TD Insurance Supports Members During Fort McMurray Ordeal | APEGA

TD Insurance Supports Members During Fort McMurray Ordeal

The APEGA Member Benefits provider goes beyond the letter of its obligations, paying temporary living expenses without requiring receipts. So far, more than $21 million been paid in claims and expenses.

Like thousands of Fort McMurray evacuees, Aman Gill, E.I.T., fled the wildfires with only the clothes on his back. He was fortunate in one regard, though – when 88,000 people were evacuated May 3, he was already 40 kilometres south of the city at Nexen’s Long Lake oil sands facility, where he worked in operations.

Mr. Gill was able to spend the night at Nexen’s camp. The next day, he headed to Calgary with a carload of stranded co-workers. He didn’t know when he’d be able to return to Fort McMurray or whether he’d even have a home when he got there.

An unexpected call from his insurance company provided some peace of mind. “TD contacted me and asked if I needed any assistance. I was quite surprised,” Mr. Gill recalls. “It made me feel kind of special that they cared enough to call.”

TD Insurance is an APEGA affinity partner. The member discounts it offers on personal home and auto insurance are arranged through Engineers Canada.

Two days after the evacuation, the company wired Mr. Gill enough money to cover his immediate living expenses – no receipts required. TD Insurance continued to check in with him in the weeks that followed, to ensure his needs were being met and to answer any questions he had about coverage on his condo.

Says Mr. Gill: “It was one less thing to worry about during a really stressful time. They took good care of me.”

Helping customers feel safe during a difficult time and keeping them informed was a priority for TD.

“Speed matters in these types of situations,” says Craig Richardson, the company’s vice-president of claims operations. “We wanted to be very proactive and demonstrate to our customers that we were there to stand with them when they needed us the most.”

By May 4, more than 30 TD Insurance employees were on site at Edmonton, Lac La Biche, and Calgary evacuation centres, providing advice and support to thousands of customers. Another 500 employees were supporting customers remotely.

The company also dispatched two mobile response units – one from Calgary, one from Toronto – to evacuation centres in Lac La Biche and Edmonton. The units are customized RVs equipped with desks and computers, making it easier for evacuees to meet with adjusters to get timely support.

“It was really important for us to have a presence at the evacuation centres and to be with those customers that were impacted by one of the worst natural disasters to ever hit Canada,” says Mr. Richardson, who flew in from Toronto to support his teams on the ground.

Customers were called weekly during the month of May to see if they needed help. TD also waived deductibles and extended its mass evacuation coverage from two weeks to one month. The company quickly issued cheques or wired money directly to customers.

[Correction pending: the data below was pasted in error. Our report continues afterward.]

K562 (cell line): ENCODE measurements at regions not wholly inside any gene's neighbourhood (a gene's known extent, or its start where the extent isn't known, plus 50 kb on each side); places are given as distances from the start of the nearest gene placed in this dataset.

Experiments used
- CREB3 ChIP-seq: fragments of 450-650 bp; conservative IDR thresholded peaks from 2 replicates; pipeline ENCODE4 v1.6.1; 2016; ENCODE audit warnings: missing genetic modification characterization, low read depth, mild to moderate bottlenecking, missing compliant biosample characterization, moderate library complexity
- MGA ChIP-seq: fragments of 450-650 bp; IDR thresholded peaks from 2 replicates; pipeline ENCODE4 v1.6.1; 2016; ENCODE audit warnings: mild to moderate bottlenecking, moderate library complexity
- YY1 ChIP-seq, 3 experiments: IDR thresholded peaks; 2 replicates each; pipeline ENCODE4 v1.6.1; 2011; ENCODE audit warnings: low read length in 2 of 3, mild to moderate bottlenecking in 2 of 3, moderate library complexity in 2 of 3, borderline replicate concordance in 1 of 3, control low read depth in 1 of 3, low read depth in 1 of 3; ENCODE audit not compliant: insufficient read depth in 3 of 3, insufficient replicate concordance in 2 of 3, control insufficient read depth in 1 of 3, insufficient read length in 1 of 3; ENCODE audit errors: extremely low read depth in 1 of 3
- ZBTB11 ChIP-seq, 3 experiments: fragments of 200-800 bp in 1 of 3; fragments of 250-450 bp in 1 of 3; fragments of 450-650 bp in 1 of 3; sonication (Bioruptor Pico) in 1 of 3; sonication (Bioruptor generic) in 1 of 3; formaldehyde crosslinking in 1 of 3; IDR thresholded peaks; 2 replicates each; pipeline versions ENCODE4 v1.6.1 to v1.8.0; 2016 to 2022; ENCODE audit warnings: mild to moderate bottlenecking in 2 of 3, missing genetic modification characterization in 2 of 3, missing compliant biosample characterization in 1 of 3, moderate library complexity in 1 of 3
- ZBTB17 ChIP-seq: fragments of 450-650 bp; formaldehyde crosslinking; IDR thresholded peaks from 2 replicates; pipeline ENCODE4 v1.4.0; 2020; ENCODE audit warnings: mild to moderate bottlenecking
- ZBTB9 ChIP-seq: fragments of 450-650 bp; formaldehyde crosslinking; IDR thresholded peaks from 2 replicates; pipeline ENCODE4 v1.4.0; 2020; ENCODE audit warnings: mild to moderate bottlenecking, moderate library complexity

When residents began returning to Fort McMurray on June 1, TD sent a team to the community to tackle thousands of home inspections. The goal: to help customers, and the community, get back to normal as fast as possible.

“We really wanted to make sure we inspected all the homes as quickly as we could and, where it was feasible, get the repairs completed right away,” says Mr. Richardson.

In total, APEGA Members made 782 residential claims and 438 auto claims. To date, TD has paid out over $21 million to APEGA Members for temporary living expenses, and residential and auto claims.

About 85 per cent of claims by APEGA Members and other TD customers were relatively minor, for things like smoke damage or replacing appliances filled with rotting food due to power outages. Most of those claims were settled shortly after residents returned home.

The remaining 15 per cent of claims are still being processed. They are for homes that were significantly damaged or destroyed. It’s hard to estimate how long it might take before rebuilding or repairs can begin and the claims are settled.  “A lot will depend on the capacity of contractors in the region to complete the repairs,” says Mr. Richardson.

Progress also depends on how the municipality moves forward with redevelopment, especially in hard hit communities like Abasand, Beacon Hill, and Waterways. Work has begun, though. The first rebuilding permit was issued in August, and 240 reconstruction permits had been issued by the end of October.

How a Catastrophe Playbook is Written

Hailstorms, fires, floods. In recent years, weather-related disasters have been on the rise – an increase researchers connect to the effects of global warming. Insurance companies have had to adapt, and TD is no exception.

When major flooding hit southern Alberta in 2013, more than $5 billion in damage resulted. Thousands of people were forced from their homes. TD and other insurers had a difficult time responding effectively to customer needs on such a large scale.

Lessons were learned. And TD used those lessons to create what it calls its catastrophe playbook.

“It’s what we turn to when we have severe weather events. It clearly outlines the steps we need to take to ensure we’re having a timely and effective response,” explains Mr. Richardson.

The addition of the two mobile response units and a full-time catastrophe response team has also helped TD provide better service to customers in the wake of severe weather events.

That service is highly appreciated by customers like Mr. Gill, who was able to return to Fort McMurray in mid-June. Houses burned down just blocks from his condo, but he was fortunate to only have minimal smoke damage. TD’s inspection of his property was quick and hassle-free, and the company paid for the clean-up, says Mr. Gill.

“They have earned my loyalty,” he says.